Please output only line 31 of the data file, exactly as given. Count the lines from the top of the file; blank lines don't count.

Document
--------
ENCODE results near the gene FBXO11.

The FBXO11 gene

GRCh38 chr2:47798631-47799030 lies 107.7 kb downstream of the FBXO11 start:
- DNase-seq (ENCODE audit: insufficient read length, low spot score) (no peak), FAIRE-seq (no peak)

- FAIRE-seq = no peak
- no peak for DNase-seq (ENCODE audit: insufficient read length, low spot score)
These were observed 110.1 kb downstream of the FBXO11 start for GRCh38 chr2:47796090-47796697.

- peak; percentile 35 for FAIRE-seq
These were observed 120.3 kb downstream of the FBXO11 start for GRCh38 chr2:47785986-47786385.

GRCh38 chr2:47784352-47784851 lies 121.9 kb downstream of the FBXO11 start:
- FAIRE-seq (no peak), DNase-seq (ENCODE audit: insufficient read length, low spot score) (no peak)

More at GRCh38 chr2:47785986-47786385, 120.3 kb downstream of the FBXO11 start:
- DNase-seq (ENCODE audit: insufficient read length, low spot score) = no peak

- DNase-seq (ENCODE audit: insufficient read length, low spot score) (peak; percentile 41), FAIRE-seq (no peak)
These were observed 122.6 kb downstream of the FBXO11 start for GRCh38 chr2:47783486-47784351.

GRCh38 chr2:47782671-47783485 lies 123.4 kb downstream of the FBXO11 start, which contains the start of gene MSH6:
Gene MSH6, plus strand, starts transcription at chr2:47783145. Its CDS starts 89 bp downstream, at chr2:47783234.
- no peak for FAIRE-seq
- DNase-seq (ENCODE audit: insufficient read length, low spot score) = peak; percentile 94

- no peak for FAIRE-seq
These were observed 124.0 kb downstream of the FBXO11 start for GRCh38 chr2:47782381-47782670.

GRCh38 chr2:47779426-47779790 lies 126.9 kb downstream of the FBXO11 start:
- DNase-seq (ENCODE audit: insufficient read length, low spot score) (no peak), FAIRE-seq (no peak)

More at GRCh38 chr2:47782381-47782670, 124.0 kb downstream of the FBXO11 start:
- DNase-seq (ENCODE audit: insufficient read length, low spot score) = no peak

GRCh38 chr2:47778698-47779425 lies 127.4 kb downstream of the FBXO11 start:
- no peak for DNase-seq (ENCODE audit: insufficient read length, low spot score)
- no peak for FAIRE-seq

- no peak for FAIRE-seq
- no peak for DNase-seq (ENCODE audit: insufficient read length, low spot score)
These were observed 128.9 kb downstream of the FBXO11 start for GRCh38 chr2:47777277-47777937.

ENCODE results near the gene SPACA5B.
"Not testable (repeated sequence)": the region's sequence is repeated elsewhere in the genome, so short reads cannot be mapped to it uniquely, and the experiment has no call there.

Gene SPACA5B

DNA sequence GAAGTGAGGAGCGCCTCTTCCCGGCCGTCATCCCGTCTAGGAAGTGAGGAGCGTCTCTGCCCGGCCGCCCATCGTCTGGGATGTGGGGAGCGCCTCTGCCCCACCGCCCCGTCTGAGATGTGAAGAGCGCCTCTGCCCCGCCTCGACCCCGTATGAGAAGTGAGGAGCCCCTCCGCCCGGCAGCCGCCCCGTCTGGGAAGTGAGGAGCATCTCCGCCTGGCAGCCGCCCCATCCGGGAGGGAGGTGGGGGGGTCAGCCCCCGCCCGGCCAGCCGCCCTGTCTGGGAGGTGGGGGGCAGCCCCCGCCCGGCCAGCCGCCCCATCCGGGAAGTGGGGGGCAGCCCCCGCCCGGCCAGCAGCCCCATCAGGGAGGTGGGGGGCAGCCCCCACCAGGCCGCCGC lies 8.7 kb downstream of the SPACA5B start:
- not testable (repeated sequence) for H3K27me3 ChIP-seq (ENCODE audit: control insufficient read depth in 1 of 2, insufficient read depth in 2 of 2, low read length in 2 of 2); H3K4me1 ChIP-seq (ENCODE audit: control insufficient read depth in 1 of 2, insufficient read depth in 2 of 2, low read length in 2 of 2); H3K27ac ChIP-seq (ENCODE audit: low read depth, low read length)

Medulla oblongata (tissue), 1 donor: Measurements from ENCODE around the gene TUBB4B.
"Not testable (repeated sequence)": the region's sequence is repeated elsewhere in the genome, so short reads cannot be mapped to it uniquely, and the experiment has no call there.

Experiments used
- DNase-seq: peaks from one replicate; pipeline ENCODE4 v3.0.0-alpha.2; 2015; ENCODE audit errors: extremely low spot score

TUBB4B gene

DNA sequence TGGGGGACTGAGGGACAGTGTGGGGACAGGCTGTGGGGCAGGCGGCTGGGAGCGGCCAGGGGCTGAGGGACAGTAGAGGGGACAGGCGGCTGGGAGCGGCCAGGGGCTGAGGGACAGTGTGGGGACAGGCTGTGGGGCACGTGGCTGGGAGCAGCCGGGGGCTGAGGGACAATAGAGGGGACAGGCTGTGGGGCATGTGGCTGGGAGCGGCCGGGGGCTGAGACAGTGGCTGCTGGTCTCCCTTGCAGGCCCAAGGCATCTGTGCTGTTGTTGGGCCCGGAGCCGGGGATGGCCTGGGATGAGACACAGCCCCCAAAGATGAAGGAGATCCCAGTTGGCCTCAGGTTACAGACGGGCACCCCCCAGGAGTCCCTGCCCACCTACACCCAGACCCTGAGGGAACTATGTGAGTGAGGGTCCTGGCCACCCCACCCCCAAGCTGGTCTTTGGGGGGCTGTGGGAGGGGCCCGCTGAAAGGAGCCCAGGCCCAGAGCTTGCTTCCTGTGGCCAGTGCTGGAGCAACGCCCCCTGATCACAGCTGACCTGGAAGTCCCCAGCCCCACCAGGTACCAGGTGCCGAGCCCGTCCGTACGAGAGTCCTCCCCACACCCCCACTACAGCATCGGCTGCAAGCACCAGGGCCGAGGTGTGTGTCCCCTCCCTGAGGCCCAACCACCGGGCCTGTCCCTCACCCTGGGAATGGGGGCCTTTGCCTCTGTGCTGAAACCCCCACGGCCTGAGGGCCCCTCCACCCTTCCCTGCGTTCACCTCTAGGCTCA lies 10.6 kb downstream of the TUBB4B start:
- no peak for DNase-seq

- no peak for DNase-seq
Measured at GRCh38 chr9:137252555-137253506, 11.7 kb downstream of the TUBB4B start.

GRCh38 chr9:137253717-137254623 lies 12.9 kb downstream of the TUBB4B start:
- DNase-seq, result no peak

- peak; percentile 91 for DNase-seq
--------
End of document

These were observed 128.9 kb downstream of the FBXO11 start for GRCh38 chr2:47777277-47777937.